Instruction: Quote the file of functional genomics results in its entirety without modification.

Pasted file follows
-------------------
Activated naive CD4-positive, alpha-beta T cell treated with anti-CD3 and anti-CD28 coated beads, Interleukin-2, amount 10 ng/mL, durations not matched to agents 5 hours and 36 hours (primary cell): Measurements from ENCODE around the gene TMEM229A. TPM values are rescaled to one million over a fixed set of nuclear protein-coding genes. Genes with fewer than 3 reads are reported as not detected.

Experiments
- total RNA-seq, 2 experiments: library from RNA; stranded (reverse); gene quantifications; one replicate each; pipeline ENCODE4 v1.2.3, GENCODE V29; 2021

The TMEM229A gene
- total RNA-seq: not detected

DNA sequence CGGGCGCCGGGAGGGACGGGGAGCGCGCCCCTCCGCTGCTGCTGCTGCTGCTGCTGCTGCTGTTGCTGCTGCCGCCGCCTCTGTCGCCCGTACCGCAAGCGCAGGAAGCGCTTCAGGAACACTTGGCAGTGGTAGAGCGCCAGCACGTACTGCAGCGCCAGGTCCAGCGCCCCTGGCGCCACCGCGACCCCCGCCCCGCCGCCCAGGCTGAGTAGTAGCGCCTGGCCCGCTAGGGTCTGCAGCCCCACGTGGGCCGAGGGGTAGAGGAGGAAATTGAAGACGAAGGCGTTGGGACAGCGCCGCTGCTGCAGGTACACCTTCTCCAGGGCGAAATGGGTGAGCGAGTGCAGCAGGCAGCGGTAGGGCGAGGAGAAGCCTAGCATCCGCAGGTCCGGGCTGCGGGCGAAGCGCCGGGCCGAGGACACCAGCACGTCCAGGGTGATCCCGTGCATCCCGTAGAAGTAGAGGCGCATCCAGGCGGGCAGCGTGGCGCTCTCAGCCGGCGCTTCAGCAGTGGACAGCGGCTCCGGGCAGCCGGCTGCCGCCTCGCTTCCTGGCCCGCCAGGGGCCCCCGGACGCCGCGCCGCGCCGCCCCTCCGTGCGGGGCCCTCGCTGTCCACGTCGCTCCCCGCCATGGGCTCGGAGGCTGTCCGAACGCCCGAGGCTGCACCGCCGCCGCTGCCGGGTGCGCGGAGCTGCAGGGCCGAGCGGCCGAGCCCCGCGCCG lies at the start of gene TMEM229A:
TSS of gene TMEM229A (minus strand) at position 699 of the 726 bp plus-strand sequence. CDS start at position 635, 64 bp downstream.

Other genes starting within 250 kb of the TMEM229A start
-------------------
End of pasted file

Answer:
Activated naive CD4-positive, alpha-beta T cell treated with anti-CD3 and anti-CD28 coated beads, Interleukin-2, amount 10 ng/mL, durations not matched to agents 5 hours and 36 hours (primary cell): Measurements from ENCODE around the gene TMEM229A. TPM values are rescaled to one million over a fixed set of nuclear protein-coding genes. Genes with fewer than 3 reads are reported as not detected.

Experiments
- total RNA-seq, 2 experiments: library from RNA; stranded (reverse); gene quantifications; one replicate each; pipeline ENCODE4 v1.2.3, GENCODE V29; 2021

The TMEM229A gene
- total RNA-seq: not detected

DNA sequence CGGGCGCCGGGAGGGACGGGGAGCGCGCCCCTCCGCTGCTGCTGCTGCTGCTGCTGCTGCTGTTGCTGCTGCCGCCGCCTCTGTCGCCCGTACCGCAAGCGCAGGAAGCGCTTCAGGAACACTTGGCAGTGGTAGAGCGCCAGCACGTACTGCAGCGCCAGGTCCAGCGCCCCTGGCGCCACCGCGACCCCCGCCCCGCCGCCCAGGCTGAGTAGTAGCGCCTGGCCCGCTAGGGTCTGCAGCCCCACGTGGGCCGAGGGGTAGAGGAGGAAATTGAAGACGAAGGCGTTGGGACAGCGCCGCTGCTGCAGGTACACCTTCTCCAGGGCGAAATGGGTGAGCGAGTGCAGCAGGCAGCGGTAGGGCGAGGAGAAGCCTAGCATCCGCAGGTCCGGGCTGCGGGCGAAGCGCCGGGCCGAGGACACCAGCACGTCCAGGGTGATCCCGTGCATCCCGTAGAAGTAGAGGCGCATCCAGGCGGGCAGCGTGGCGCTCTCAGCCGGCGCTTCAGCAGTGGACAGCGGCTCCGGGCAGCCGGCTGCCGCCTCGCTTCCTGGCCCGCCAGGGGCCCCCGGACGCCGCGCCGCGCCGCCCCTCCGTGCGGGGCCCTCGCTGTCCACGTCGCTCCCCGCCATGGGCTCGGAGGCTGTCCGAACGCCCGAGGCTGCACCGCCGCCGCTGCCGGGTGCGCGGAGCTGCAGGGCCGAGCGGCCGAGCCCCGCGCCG lies at the start of gene TMEM229A:
TSS of gene TMEM229A (minus strand) at position 699 of the 726 bp plus-strand sequence. CDS start at position 635, 64 bp downstream.

Other genes starting within 250 kb of the TMEM229A start